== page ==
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John Harvard's Journal

FAS Narrows Its Budget Chasm

March-April 2010

Addressing the Faculty of Arts and Sciences (FAS) on February 2, Dean Michael D. Smith presented “Recommendations and Next Steps” for the continuing effort to “bring annual expenses in line with the current financial situation we find ourselves in,” while enabling the faculty to pursue future priorities.

He cast that effort in an encouraging context: FAS is near a goal of reducing its unrestricted deficit for this fiscal year (ending June 30) from $20 million to essentially break-even results. Further, it expects to reduce the gap looming over the next fiscal year from $110 million to an unrestricted deficit now estimated at $80 million, thanks chiefly to a revenue item: a change in Massachusetts law last year permits institutions to avail themselves of income from “underwater” endowments (where principal has declined below the gift amount because of investment losses like those sustained by Harvard’s endowment last year).

Nonetheless, Smith said, the remaining “huge” deficit will not be eliminated by actions being taken now or envisioned in the near term. His goal by the end of this fiscal year is to put FAS on a budgetary path that enables it to operate in a sustainable (non-deficit) way by fiscal year 2012. He forecast that FAS’s unrestricted reserve funds would bridge the excess of expenses over available income in fiscal year 2011 and part of the next year before running out.

Smith summarized—without dollar figures—the ideas for further efficiencies and improvements in FAS operations generated by the six working groups he established last year (for arts and humanities; social sciences; sciences; engineering and applied sciences; College academic life; and College student services). Suggestions from the community at large were also collected at an online “idea bank.”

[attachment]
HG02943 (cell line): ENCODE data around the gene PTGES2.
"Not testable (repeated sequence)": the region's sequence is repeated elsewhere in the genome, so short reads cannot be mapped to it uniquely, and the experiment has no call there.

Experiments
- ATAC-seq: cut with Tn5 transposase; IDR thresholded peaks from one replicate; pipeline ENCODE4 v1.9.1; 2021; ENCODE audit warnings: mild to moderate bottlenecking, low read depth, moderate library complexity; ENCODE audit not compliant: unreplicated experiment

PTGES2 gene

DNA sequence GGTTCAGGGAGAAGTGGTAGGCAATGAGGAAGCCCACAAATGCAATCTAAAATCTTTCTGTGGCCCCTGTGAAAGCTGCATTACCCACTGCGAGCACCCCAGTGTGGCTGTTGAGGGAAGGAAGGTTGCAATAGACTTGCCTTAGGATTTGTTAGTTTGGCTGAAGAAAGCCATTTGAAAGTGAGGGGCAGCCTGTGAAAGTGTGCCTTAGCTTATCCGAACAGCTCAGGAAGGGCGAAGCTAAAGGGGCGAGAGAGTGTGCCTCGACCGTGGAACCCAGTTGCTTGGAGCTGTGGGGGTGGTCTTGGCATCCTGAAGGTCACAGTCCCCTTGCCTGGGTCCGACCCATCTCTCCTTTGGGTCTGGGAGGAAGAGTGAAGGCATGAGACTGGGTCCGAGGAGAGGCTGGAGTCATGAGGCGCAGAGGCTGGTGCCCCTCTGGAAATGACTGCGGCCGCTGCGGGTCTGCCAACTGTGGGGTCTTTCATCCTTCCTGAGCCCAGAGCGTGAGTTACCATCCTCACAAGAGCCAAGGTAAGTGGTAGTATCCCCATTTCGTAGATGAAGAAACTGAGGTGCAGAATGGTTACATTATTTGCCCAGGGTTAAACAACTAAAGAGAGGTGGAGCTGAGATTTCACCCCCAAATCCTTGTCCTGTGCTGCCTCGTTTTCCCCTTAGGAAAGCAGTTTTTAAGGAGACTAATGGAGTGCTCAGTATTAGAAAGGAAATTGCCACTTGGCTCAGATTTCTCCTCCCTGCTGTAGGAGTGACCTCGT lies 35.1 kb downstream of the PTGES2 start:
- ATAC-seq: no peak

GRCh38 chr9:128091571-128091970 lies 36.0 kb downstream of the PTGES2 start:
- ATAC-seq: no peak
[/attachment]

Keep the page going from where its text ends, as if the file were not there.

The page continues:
Among the recommendations he said merited implementation soon are: tools to better gauge students’ likely course selections, so teaching fellows can be hired more efficiently; curricular committees (like the one for the many life-sciences concentrations) that could reconfigure very small, specialized courses in different departments into more intellectually engaging, somewhat larger offerings—with instructional savings; more flexible faculty use of sabbatical leaves—perhaps staggering them so course offerings can be maintained intact (lessening the need for visiting teachers); and using sponsored-research funds to pay faculty salaries during the academic year (not just during the summer), freeing Harvard-paid salary funds for research. For details, see http://planning.fas.harvard.edu/index.html.

This spring, Smith and the leaders of departments and academic centers will engage in a form of financial poker, revising proposals for the fiscal year 2011 budget. Smith is keeping close to the vest data on FAS’s reserves, the size of the deficit he can accept, and how he will allocate central funds that are annually distributed to support academic operations.

In the meantime, FAS faces large financial uncertainties. The Corporation has not yet announced the endowment distribution—the faculty’s largest revenue source by far—for fiscal 2012. (It has been reduced about $50 million during the current fiscal year, and a further $70 million for fiscal 2011.) And administrators will not know until the June 30 election date how many senior faculty members have accepted the retirement incentive offered last December; those decisions, taken together, will affect significantly the future size and cost of the professoriate.